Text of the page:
Rights of Shareholders to Corporate Dividends
A corporate distribution to its shareholders (or “dividend”) is the transfer of cash or property from a corporation to its shareholders, without consideration, by virtue of the fact that the shareholders own shares in the corporation. Corp. Code § 166.
Distributions are Discretionary
The most important rule underlying corporate distributions to its shareholders is that the distributions are discretionary. Zellerbach v. Allenberg, 99 Cal. 57 (1893). This means that the directors of a corporation have exclusive authority to declare distributions. Gibbons v. Mahon, 136 U.S. 549, 558 (1890). Corporate directors have the ultimate say on when and how such distributions are made.
Potential Corporate Liability for Improper Distributions
Corporations, however, cannot simply make whatever distribution they see fit. Instead, a corporation may not even be able to legally make a distribution unless their retained earnings or remaining assets meet certain standards. Corp. Code§ 500. Additionally, if a corporation’s dividend would make it insolvent, the distribution cannot be legally made.Corp. Code§ 501. Corporate directors that make such improper distributions can be held personally liable for their actions.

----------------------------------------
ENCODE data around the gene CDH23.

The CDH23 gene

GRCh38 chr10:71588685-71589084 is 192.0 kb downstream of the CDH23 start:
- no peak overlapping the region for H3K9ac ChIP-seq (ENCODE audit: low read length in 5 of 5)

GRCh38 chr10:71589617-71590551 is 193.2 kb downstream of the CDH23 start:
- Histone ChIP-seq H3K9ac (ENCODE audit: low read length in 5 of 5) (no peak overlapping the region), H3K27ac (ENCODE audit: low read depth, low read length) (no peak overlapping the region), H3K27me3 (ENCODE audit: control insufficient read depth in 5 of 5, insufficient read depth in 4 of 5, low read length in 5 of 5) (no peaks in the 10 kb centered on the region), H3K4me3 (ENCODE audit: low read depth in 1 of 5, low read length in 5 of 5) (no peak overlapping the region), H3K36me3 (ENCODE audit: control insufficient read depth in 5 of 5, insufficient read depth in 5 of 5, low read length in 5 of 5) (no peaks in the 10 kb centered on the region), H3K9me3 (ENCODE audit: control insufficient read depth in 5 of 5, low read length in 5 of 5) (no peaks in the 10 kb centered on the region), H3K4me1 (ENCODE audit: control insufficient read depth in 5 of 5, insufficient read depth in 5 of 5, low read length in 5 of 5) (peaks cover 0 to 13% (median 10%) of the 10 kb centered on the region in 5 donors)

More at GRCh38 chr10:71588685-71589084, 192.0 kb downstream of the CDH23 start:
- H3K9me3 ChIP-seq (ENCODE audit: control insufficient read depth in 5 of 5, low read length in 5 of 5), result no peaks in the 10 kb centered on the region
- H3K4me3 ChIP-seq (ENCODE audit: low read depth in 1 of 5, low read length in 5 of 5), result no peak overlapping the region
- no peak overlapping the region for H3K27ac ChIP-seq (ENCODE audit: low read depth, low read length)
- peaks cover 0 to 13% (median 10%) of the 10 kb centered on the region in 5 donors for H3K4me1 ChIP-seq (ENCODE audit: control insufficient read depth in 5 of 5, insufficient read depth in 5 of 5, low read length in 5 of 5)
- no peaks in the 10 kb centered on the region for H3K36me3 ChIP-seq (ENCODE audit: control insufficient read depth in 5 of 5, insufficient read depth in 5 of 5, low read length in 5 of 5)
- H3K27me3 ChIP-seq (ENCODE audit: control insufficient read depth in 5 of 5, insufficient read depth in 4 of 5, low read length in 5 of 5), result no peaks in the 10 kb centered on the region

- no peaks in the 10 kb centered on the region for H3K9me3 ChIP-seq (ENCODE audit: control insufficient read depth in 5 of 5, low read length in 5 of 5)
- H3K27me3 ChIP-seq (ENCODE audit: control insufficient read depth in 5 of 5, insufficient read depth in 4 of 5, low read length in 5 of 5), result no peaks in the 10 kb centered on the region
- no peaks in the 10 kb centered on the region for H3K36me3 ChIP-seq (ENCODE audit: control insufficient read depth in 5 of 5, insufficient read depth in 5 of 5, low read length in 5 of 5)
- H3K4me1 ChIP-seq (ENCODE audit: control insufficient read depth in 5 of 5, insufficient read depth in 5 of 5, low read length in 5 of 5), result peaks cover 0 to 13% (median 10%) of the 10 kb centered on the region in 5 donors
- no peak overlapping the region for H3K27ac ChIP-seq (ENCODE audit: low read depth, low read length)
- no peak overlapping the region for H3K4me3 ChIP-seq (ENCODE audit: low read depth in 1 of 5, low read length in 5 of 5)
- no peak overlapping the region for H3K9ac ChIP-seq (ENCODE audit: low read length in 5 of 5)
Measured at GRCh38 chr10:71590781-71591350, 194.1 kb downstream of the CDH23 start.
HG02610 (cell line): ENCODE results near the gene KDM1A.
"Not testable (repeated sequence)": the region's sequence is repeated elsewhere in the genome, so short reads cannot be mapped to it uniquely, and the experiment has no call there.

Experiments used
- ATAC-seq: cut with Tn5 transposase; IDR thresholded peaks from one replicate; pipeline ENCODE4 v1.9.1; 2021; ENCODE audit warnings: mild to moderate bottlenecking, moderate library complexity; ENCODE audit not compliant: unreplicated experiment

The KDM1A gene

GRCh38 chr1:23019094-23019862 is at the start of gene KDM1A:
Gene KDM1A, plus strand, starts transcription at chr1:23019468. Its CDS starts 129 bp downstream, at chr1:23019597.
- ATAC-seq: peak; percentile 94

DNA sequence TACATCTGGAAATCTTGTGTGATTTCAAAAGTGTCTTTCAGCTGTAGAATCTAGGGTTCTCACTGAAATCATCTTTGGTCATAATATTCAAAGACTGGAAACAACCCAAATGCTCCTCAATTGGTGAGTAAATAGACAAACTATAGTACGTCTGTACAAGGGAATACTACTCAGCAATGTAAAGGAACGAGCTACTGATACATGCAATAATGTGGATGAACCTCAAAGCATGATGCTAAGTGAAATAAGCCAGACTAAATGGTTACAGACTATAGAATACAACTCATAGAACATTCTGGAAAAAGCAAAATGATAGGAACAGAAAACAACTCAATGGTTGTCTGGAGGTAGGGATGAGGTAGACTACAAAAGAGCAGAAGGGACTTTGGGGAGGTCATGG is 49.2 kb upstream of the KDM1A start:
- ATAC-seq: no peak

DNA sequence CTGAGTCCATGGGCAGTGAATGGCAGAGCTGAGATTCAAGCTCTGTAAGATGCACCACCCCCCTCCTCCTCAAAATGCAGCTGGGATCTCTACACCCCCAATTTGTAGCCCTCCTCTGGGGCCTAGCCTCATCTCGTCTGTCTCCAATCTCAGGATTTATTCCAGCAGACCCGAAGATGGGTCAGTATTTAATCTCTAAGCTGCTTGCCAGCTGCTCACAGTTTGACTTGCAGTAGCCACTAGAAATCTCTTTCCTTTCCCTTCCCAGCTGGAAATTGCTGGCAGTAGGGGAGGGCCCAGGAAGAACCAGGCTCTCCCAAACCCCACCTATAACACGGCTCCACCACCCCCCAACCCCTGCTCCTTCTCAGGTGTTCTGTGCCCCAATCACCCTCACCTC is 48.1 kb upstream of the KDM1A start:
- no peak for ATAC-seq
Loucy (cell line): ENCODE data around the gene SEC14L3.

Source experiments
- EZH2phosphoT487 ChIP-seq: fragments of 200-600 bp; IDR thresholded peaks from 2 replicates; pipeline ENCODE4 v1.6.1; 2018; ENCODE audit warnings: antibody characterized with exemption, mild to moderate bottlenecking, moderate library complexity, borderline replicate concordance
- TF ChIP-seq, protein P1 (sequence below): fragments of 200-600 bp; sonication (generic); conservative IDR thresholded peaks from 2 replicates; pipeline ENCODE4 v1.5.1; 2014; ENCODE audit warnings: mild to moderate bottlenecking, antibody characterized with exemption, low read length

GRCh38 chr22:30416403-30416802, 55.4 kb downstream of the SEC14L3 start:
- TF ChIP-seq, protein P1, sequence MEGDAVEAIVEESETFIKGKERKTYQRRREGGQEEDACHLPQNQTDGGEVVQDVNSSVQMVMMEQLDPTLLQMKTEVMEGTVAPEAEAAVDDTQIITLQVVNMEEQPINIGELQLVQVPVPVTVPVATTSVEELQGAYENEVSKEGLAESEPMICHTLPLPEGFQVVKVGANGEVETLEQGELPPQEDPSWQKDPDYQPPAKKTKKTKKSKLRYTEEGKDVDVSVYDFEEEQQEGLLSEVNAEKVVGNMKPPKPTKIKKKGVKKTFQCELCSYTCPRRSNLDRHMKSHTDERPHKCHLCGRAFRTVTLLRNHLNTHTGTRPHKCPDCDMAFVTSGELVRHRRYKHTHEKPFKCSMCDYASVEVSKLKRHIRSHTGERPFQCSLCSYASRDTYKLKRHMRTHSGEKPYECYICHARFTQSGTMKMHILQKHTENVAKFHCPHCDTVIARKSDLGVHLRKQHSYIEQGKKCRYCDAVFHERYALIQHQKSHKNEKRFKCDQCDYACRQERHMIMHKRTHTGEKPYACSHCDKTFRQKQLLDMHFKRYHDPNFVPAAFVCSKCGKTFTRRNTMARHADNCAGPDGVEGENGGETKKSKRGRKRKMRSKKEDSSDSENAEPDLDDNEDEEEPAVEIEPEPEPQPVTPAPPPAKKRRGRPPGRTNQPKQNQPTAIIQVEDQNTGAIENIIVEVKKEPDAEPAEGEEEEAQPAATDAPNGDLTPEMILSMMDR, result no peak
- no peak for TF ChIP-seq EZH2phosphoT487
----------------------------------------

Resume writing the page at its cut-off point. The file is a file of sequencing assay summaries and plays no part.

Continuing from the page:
Pre-Declaration = No Vested Right
If a corporation is financially sound enough to make a distribution, the directors still do not have to declare a dividend. There may be other reasons to keep certain cash holdings within the corporation. In fact, a shareholder has no vested right to a dividend until it is declared by the corporation’s board of directors. Miller v. McColgan, 17 Cal.2d 432, 436 (1941). In absence of a declaration of dividends by a corporation’s board of directors, shareholders have no direct proprietary interest in corporate earnings, there being no dividend in earnings until one is declared. Gibbons v. Mahon, 136 U.S. 549, 558, 568 (1890). Put simply, there are no requirements for when a corporation must issue a shareholder distribution.
After Dividend is Declared = Vested Right
Once a corporation passes a resolution declaring a dividend, though, a corporate shareholder has a right to receive their proportionate share of the corporate distribution. At this point, the right to receive a dividend has “vested” with the shareholder , and a failure to distribute the declared dividend can form the basis for a lawsuit.
Whether you are a shareholder of a closely-held corporation or own stock in a Fortune 500 company, it is important to know your basic rights to corporate dividends. Please keep these basic rules in mind if a dispute arises as to a party’s right to corporate dividends.
To get help today, contact California corporate lawyers at 714 505-3000